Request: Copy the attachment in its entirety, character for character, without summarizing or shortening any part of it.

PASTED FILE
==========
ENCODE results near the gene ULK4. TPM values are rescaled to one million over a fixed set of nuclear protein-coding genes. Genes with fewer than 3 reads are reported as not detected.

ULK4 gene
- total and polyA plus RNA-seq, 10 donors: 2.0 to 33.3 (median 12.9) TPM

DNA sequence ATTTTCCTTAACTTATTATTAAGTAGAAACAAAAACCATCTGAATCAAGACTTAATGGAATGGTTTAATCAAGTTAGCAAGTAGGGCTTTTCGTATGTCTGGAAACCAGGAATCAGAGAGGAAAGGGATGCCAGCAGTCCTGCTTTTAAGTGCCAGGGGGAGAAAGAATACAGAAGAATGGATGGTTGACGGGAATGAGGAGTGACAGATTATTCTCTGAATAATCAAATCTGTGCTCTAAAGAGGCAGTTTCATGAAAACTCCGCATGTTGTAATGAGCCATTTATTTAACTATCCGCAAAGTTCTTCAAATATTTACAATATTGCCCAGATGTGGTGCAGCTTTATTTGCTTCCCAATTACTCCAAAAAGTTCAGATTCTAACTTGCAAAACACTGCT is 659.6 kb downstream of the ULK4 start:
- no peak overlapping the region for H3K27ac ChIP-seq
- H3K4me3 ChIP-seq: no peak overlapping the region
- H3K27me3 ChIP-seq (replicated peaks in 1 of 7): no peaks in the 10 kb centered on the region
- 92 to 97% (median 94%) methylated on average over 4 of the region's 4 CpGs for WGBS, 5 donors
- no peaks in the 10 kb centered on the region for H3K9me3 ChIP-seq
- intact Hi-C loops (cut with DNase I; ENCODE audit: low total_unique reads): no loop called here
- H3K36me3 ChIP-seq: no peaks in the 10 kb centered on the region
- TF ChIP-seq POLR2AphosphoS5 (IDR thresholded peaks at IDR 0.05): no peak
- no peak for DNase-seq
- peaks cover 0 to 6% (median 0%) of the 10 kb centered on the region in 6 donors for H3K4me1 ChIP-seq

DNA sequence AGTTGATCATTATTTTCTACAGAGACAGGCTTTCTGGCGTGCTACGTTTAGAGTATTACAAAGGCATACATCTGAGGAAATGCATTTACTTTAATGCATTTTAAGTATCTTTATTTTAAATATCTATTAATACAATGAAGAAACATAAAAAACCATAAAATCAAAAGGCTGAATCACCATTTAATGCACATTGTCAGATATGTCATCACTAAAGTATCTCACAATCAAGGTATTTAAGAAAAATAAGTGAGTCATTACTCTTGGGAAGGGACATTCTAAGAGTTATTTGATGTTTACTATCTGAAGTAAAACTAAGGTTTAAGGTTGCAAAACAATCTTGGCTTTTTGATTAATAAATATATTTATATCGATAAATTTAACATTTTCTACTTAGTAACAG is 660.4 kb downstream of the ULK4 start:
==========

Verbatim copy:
ENCODE results near the gene ULK4. TPM values are rescaled to one million over a fixed set of nuclear protein-coding genes. Genes with fewer than 3 reads are reported as not detected.

ULK4 gene
- total and polyA plus RNA-seq, 10 donors: 2.0 to 33.3 (median 12.9) TPM

DNA sequence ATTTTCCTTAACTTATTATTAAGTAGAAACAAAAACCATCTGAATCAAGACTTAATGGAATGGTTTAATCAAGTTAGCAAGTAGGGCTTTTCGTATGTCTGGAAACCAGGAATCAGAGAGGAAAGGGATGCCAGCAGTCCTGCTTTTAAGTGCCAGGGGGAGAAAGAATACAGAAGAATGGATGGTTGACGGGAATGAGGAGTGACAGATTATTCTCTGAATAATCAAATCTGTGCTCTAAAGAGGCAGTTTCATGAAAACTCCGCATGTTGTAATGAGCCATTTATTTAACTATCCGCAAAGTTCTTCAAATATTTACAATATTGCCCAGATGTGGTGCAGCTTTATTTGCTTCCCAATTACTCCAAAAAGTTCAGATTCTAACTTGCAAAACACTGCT is 659.6 kb downstream of the ULK4 start:
- no peak overlapping the region for H3K27ac ChIP-seq
- H3K4me3 ChIP-seq: no peak overlapping the region
- H3K27me3 ChIP-seq (replicated peaks in 1 of 7): no peaks in the 10 kb centered on the region
- 92 to 97% (median 94%) methylated on average over 4 of the region's 4 CpGs for WGBS, 5 donors
- no peaks in the 10 kb centered on the region for H3K9me3 ChIP-seq
- intact Hi-C loops (cut with DNase I; ENCODE audit: low total_unique reads): no loop called here
- H3K36me3 ChIP-seq: no peaks in the 10 kb centered on the region
- TF ChIP-seq POLR2AphosphoS5 (IDR thresholded peaks at IDR 0.05): no peak
- no peak for DNase-seq
- peaks cover 0 to 6% (median 0%) of the 10 kb centered on the region in 6 donors for H3K4me1 ChIP-seq

DNA sequence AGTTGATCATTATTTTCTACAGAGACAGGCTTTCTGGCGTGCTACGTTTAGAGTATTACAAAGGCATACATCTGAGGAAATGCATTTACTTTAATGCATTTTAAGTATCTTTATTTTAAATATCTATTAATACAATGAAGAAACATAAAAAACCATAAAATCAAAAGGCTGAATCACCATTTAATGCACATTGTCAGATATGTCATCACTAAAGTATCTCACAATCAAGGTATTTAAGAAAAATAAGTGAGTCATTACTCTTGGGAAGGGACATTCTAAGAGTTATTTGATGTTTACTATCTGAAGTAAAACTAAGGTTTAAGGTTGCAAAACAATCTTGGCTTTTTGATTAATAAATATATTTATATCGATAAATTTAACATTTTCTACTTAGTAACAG is 660.4 kb downstream of the ULK4 start: